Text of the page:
[8] Seyed Ehsan Rafiee, M.M. Sadeghiazad, “Heat and mass transfer between cold and hot vortex cores inside ranque-hilsch vortex tube-optimization of hot tube length,” International Journal of Heat and Technology, vol.  34, no. 1, pp. 31-38, 2016. DOI: 10.18280/ijht.340105.

[9] Lin Tao, Wu Peng, Gao Feng-Mei, Yu Yi, Wang Lin-Hong, “Study on SVM temperature compensation of liquid ammonia volumetric flowmeter based on variable weight PSO,” International Journal of Heat and Technology, vol.  33, no. 2, pp.151-156, 2015. DOI: 10.18280/ijht.330224.

[10] Shi Ming-Yuan, Chen Jian-Ping, Sun Dong-Yan, Cao Chen, “Hazard assessment of debris flows based on the catastrophe progression method: A case study from the Wudongde dam site,” International Journal of Heat and Technology, vol.  33, no. 4, pp. 217-220, 2015. DOI: 10.18280/ijht.330429.

[11] Li Z.Y., Peng L.H., “An exploration of the uncertainty relation satisfied by BP network learning ability and generalization ability,” Science in China Series F-Information Sciences, vol.  47, no. 2, pp. 137-150, 2004. DOI: 10.1360/02yf0331.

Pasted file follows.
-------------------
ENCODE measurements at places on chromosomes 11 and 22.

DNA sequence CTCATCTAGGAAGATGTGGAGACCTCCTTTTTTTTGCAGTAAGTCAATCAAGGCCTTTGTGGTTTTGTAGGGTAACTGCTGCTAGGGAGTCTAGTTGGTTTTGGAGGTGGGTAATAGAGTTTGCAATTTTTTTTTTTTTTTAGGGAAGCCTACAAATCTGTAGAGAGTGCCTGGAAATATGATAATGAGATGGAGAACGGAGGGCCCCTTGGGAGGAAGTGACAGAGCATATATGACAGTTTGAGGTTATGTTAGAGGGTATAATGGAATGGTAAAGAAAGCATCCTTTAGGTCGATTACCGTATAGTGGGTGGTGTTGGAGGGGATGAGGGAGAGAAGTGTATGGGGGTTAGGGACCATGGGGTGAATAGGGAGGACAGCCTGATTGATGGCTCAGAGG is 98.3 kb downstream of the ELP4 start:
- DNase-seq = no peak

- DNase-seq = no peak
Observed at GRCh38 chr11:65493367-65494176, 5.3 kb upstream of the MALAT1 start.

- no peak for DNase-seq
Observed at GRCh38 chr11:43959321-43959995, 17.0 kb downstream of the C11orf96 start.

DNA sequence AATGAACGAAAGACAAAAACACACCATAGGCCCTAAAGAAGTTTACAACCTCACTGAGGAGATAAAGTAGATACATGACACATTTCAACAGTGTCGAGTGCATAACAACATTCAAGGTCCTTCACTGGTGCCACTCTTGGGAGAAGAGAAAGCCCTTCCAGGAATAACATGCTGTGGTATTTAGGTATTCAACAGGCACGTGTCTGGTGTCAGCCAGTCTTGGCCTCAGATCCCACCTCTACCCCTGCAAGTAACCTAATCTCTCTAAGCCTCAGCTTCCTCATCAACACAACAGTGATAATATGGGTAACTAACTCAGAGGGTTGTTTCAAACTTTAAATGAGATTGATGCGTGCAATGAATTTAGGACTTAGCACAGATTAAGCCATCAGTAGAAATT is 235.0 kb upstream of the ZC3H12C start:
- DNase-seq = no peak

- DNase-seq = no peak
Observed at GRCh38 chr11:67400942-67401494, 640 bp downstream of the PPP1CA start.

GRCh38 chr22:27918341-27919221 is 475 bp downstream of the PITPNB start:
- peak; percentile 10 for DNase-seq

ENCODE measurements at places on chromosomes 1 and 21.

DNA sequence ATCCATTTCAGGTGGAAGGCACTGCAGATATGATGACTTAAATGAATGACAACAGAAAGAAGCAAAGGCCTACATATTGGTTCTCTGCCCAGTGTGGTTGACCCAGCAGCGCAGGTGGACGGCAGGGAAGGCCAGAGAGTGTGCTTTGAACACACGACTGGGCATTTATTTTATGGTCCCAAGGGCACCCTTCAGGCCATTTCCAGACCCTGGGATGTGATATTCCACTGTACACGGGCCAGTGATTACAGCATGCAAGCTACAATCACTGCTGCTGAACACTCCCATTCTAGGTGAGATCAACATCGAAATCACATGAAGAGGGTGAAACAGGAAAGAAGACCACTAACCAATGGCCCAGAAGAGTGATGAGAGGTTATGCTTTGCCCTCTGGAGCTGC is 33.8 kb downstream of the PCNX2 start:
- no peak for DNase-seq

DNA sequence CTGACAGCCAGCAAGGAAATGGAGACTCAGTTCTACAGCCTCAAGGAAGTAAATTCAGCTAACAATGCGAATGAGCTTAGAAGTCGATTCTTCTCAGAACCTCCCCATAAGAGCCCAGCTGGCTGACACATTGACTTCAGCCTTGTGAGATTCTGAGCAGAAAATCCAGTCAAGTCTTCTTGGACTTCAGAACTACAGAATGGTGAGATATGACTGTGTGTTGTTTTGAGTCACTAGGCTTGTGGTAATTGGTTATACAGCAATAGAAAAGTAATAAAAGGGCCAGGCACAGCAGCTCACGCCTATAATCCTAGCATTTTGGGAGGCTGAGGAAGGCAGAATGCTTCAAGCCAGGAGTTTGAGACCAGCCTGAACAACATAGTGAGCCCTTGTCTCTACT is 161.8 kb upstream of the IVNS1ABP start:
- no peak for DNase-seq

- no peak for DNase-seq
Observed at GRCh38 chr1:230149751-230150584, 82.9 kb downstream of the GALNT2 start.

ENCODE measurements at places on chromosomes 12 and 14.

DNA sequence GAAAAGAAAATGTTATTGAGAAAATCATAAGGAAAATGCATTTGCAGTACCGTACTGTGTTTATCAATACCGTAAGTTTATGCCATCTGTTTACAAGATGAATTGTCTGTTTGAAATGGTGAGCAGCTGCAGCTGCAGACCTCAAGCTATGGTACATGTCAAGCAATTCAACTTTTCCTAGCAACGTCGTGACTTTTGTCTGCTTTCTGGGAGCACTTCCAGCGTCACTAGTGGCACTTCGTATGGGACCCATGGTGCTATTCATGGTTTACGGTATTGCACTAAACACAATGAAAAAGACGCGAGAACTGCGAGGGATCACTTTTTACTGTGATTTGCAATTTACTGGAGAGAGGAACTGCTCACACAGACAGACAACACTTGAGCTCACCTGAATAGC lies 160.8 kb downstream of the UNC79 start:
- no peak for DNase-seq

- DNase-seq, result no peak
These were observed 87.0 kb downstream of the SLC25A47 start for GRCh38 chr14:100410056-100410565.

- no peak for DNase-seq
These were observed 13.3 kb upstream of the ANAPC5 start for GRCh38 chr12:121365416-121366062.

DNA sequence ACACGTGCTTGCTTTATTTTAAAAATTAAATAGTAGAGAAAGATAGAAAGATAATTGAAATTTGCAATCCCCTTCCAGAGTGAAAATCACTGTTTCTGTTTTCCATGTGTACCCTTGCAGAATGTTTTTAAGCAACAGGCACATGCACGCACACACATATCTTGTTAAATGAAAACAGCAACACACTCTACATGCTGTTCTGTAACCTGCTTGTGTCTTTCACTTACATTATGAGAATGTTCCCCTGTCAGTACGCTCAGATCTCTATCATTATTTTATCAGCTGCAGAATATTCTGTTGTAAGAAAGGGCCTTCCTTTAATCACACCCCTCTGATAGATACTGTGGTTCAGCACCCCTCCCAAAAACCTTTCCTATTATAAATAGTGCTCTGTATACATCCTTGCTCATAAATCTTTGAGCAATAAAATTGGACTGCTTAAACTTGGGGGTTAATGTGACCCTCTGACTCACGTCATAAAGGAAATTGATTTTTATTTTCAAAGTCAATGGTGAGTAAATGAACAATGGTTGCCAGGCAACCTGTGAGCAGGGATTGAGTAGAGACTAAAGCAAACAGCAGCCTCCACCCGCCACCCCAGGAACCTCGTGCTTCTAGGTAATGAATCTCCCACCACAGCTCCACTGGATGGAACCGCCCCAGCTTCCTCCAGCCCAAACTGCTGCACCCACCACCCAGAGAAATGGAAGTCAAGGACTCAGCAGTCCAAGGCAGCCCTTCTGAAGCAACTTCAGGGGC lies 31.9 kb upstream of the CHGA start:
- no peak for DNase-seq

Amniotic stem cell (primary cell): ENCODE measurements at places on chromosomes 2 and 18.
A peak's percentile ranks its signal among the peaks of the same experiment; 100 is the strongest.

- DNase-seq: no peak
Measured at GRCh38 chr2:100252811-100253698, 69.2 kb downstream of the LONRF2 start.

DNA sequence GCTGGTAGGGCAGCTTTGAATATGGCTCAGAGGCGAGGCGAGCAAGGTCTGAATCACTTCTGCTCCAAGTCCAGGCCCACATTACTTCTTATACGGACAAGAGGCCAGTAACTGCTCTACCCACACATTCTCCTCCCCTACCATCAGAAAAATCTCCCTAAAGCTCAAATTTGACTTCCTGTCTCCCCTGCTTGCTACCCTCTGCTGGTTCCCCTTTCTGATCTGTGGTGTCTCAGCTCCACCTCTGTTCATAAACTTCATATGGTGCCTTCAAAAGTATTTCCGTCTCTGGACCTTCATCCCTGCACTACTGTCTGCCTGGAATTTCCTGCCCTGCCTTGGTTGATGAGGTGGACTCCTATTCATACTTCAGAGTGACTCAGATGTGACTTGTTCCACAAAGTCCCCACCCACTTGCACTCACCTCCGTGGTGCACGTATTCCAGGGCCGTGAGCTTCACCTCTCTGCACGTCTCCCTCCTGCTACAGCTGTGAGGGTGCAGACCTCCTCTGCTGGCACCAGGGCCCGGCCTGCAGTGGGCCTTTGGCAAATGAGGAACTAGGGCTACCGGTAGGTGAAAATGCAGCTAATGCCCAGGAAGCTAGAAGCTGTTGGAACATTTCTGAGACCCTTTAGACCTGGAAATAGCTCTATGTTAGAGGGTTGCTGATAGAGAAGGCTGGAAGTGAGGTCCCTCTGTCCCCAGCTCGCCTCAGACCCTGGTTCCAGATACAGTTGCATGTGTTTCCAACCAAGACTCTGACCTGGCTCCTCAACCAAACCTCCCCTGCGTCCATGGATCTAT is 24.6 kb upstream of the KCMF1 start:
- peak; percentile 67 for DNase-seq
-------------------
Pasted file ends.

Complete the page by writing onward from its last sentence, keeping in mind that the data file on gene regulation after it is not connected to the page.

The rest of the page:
[12] Li Dong-Guo, “Study on frost heaving and intensity attenuation characteristics due to repeated freezing-thawing of saline soil in Nong’an County,” Ph.D. dissertation, Jilin University, Changchun, China, 2015.

[13] Moody J., Darken C., “Fast learning in networks of locally-tuned processing units,” Neural Comprtation, vol.  1, no. 2, pp. 281-294, 1989.

[14] Seshagiri S., Khalil H.K., “Output feedback control of nonlinear systems using RBF neural networks,” IEEE Transactions on Neural Networks, vol.  11, no. 1, pp. 69-79, 2000. DOI: 10.1109/72.822511.

[15] Zeng Song-Wei, Hu Hai-Gen, Xu Li-Hong, Li Guang-Hui, “Nonlinear adaptive PID control for greenhouse environment based on RBF network,” Sensor, vol.  12, no. 5, pp. 5328-5348, 2012. DOI: 10.3390/s120505328.